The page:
“With COVID-19, there are a ton of allocations for certain products in the industry,” Stewart said. “We would love to service everybody, but we can’t. M. Conley is focused on taking care of the customer partners who made us what we are today. We do not like turning people away, but sometimes that is necessary. Hopefully the supply chain will free up.”
Conley added: “The supply chain was turned upside down for PPE (personal protective equipment) and certain chemicals. If I collected all the worst days I’ve had as a buyer in the past 10 years, I could essentially cram them into the past eight months.” Indeed, despite the pandemic, M. Conley has been so busy that no employees have been laid off or furloughed.
“We are back operating full steam ahead. We never really stopped,” Stewart said. “We had a handful of people who worked remotely, mostly due to child care issues, and we made accommodations for them and helped them through it. We have a couple who chose to work from home because of health concerns. Now, everybody is pretty much back.
“Our sales force comes in when needed. They don’t come in as much as before COVID-19. They are still a little bit isolated.”
One of the ways M. Conley is helping to make sure employees are safe and healthy is to require that they wear masks.
“We also have disinfecting machines in both locations (Canton and Lincolnton), and we have extra protocols to disinfect the offices more than usual,” Conley said. “We take everyone’s temperature each morning. On Mondays and Thursdays, we have employees fill out a questionnaire to make sure they don’t have any symptoms.”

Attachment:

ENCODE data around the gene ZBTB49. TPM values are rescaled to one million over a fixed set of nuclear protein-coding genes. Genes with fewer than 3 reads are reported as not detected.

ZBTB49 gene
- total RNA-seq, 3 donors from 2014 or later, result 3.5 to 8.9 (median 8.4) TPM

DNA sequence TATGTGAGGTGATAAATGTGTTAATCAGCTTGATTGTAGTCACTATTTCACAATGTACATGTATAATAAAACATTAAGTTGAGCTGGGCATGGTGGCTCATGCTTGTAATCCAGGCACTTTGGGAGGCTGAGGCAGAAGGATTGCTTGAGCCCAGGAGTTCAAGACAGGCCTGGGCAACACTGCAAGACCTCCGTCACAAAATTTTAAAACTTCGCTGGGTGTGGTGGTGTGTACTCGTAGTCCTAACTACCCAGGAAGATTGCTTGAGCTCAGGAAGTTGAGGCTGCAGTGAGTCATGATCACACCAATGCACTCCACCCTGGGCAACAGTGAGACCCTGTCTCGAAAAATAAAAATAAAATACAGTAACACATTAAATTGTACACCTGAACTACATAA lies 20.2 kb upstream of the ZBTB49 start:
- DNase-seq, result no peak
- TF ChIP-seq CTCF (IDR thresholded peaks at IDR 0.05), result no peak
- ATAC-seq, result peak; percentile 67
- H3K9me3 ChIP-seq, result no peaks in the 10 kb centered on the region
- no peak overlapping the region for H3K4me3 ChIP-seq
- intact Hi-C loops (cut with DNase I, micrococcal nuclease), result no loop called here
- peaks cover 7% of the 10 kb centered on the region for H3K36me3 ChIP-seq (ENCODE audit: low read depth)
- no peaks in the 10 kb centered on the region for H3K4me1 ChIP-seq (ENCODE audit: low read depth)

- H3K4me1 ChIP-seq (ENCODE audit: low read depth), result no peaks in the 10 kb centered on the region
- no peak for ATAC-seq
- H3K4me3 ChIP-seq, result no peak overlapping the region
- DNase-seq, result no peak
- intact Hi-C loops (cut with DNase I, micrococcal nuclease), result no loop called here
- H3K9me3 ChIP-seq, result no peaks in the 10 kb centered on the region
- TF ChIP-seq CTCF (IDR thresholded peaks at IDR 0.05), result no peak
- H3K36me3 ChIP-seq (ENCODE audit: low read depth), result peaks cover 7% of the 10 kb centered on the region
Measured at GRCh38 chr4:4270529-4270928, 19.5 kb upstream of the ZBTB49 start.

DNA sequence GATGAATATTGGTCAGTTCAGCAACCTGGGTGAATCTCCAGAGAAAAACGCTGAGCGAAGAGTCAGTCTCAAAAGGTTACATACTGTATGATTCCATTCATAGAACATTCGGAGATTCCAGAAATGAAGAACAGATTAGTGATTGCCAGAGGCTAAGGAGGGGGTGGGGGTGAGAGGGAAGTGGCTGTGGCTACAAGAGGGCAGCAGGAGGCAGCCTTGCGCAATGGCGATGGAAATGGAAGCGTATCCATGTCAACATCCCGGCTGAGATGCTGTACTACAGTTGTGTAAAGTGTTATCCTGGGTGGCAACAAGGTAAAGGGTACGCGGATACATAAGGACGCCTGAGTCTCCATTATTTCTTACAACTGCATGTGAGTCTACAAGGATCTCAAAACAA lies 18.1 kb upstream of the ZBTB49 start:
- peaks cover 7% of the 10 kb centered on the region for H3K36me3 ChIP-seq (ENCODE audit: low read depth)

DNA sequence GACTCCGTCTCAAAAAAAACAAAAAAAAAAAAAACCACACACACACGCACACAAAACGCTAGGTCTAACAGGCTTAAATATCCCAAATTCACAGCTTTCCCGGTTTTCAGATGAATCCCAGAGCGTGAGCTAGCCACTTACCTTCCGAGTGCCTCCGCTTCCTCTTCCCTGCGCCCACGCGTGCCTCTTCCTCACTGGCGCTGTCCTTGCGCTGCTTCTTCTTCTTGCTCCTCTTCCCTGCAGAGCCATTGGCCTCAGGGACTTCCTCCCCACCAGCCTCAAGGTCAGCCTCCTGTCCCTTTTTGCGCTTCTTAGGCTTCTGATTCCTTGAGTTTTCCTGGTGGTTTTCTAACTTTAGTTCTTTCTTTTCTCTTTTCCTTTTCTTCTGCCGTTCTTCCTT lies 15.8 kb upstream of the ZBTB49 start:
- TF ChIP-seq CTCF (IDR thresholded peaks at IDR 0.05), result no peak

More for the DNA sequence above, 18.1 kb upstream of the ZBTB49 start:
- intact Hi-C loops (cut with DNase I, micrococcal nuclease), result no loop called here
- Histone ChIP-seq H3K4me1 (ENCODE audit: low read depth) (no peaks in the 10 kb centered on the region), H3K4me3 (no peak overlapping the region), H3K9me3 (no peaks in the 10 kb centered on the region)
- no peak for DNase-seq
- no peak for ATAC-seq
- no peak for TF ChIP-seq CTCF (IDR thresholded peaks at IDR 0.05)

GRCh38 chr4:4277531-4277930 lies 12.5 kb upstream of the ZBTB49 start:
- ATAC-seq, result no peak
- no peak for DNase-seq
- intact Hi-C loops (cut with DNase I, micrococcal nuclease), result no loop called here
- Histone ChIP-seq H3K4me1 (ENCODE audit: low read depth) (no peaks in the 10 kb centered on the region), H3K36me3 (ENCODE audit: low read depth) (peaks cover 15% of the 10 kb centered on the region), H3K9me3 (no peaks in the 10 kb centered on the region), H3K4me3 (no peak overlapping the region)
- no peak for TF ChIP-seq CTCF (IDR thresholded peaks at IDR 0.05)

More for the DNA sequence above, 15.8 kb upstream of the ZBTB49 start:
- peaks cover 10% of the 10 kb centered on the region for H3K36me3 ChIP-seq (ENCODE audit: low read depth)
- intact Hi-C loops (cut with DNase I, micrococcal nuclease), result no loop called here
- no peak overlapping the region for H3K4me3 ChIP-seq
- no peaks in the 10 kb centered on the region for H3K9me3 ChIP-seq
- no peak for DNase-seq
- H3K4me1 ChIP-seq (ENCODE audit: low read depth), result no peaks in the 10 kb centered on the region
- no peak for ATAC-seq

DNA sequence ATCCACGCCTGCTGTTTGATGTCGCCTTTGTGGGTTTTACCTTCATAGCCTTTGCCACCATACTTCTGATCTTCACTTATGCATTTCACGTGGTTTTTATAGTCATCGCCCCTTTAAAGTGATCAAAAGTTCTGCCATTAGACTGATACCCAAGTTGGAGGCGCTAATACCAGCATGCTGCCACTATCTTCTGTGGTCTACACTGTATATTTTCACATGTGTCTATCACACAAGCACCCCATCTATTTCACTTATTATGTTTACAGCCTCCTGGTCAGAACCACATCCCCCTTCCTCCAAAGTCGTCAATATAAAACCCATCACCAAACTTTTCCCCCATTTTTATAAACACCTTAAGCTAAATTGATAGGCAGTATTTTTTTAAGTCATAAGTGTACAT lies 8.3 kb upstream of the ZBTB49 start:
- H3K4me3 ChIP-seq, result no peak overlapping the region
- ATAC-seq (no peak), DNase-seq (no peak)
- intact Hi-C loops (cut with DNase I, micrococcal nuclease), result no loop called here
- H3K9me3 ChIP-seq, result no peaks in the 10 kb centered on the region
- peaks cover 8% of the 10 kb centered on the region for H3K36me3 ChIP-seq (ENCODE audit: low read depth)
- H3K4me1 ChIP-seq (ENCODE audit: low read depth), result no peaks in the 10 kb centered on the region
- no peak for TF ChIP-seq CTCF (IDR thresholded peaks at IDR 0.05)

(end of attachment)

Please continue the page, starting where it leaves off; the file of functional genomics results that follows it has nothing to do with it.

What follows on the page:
Stewart had some thoughts on what business might look like in a post COVID-19 world.
“I think customers are going to reevaluate how they clean — as many already have,” Stewart said. “You don’t always hear talk about best practices, but I think people will start to really take them more seriously than before.
“PPE products are going to continue to be a rapid growth market. Companies have to have them. There’s really no choice if you want to operate. I think that is going to have a dramatic impact on the business landscape.
“We are working with vendors to loosen up the supply chain to allow us to get more products in for distribution. It is a challenge because there is such a global demand for everything.” Stewart and Conley, as leaders of the company, vow to continue to work to make sure employees are safe and have a positive work environment.
“During the pandemic, our employees have spent many more hours in the workplace than usual,” Stewart said. “Because everything has changed so much, it is incumbent upon Eric and me to make sure we have a pleasant, happy environment, where people are not afraid to come to work. We are all in this together.”
TWO TEAMS COMPLEMENT EACH OTHER
Between its Ohio and North Carolina operations, M. Conley has about 100 employees, including some with up to 50 years of service to the company.
“I can’t think of anything more important to the success of M. Conley than its employees,” Conley said.
Stewart added: “We have had, in the past, and continue to have, phenomenal employees. We have people today who were working here before Eric and I were born. Our more veteran staff members saw us grow up, which is special.